It reminds me of soldiers’ handmade signs I saw in Iraq and Afghanistan, “We are at war while America is at the mall.” The battle against COVID-19, like all past wars, carries the potential for the same kind of post-traumatic experiences faced by our combat troops. My good friend, and a true American hero, former Army Ranger Nate Self, shared the 2002 Afghanistan battle of Roberts Ridge in his book titled Two Wars, The One Abroad And The One Within. All wars are different, and all wars are the same, he explained. The COVID-19 battle against an invisible enemy will undoubtedly cause trauma for those on the front lines.
Being aware of the potential war within is vital for self-care. For those who have been waging this new war with the coronavirus, “trauma is inescapable,” according to Dr. Richard Mollica, director of Harvard Global Mental Health and one of the world’s leading psychological trauma experts.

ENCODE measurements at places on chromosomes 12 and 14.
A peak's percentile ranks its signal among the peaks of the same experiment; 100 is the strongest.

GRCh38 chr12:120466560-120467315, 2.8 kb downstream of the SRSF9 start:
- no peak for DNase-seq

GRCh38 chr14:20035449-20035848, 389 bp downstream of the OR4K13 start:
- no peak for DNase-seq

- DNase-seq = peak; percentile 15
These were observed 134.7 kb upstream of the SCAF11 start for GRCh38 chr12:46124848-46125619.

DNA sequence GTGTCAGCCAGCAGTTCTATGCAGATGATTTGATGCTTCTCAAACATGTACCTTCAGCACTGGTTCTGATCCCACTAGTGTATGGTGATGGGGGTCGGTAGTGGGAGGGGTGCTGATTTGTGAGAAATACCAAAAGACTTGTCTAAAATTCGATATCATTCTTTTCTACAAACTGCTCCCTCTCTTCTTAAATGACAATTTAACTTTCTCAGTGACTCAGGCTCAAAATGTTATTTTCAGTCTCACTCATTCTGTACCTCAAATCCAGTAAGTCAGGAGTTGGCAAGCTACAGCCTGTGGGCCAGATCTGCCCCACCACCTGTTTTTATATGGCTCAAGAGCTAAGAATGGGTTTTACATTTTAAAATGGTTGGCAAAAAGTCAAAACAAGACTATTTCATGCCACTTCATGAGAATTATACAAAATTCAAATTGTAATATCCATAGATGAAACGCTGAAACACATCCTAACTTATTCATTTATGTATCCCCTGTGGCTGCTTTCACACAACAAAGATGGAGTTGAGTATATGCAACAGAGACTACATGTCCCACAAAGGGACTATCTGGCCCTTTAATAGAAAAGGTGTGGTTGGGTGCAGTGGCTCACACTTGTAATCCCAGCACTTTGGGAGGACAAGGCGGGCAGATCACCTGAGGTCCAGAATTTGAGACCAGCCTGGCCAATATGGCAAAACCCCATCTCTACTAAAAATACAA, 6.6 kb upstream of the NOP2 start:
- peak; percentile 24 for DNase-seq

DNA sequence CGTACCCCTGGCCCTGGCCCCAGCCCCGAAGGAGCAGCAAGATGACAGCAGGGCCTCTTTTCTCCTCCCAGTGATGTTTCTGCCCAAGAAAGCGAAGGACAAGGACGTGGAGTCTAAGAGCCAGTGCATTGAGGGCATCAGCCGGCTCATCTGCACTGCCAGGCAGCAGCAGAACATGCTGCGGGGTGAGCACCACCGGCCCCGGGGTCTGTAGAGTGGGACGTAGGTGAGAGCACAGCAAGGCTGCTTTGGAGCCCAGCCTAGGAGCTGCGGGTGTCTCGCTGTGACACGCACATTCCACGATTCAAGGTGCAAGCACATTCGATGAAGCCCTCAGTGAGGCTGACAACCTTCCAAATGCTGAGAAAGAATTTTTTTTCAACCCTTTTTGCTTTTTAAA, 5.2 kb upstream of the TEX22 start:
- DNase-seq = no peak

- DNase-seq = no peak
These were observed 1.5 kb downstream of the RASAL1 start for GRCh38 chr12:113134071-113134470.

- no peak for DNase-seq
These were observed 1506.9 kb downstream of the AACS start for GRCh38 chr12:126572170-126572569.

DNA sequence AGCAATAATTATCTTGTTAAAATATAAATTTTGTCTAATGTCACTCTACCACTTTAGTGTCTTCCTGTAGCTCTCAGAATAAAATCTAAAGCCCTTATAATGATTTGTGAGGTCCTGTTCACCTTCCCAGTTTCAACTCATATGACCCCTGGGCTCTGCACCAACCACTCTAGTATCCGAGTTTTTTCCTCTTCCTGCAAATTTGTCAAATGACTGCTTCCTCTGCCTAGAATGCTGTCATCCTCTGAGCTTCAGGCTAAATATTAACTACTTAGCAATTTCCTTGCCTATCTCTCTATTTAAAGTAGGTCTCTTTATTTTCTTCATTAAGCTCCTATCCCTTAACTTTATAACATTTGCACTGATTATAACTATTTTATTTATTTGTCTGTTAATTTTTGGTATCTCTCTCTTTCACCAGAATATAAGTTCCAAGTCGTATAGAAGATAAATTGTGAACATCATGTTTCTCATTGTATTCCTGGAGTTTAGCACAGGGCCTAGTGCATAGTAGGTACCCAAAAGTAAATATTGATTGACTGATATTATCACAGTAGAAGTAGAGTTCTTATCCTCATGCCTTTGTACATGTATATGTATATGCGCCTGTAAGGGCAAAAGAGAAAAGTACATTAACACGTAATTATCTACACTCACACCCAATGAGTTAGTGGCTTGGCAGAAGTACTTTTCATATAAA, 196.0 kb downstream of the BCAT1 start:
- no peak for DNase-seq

This past year, I had the good fortune of getting to know Dr. Mollica while participating in the Harvard Global Mental Health Trauma and Recovery Program; I spent two weeks in Italy and had six months of collaborative learning. We studied with trauma experts and learned from their experiences, knowledge and leadership skills on a global stage.
Dr. Mollica, the director of Harvard’s Program in Refugee Trauma, has received many awards for his work, published more than 160 articles on trauma over 30 years, and is the author of Healing Invisible Wounds: Paths To Hope And Recovery In A Violent World. Dr. Mollica and his Harvard Global Mental Health staff offer a “Self-Care Pocket Card” for the tool kits of all those serving in the COVID-19 fight.
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The truth is that we are all susceptible to post-traumatic stress. It is a human condition that can be triggered by hurricanes, tornadoes, earthquakes, accidents and horrific crimes. However, those who serve are in the higher risk group because they go where trauma is. Military, law enforcement, firefighters, first responders and health care workers see what the rest of the world does not.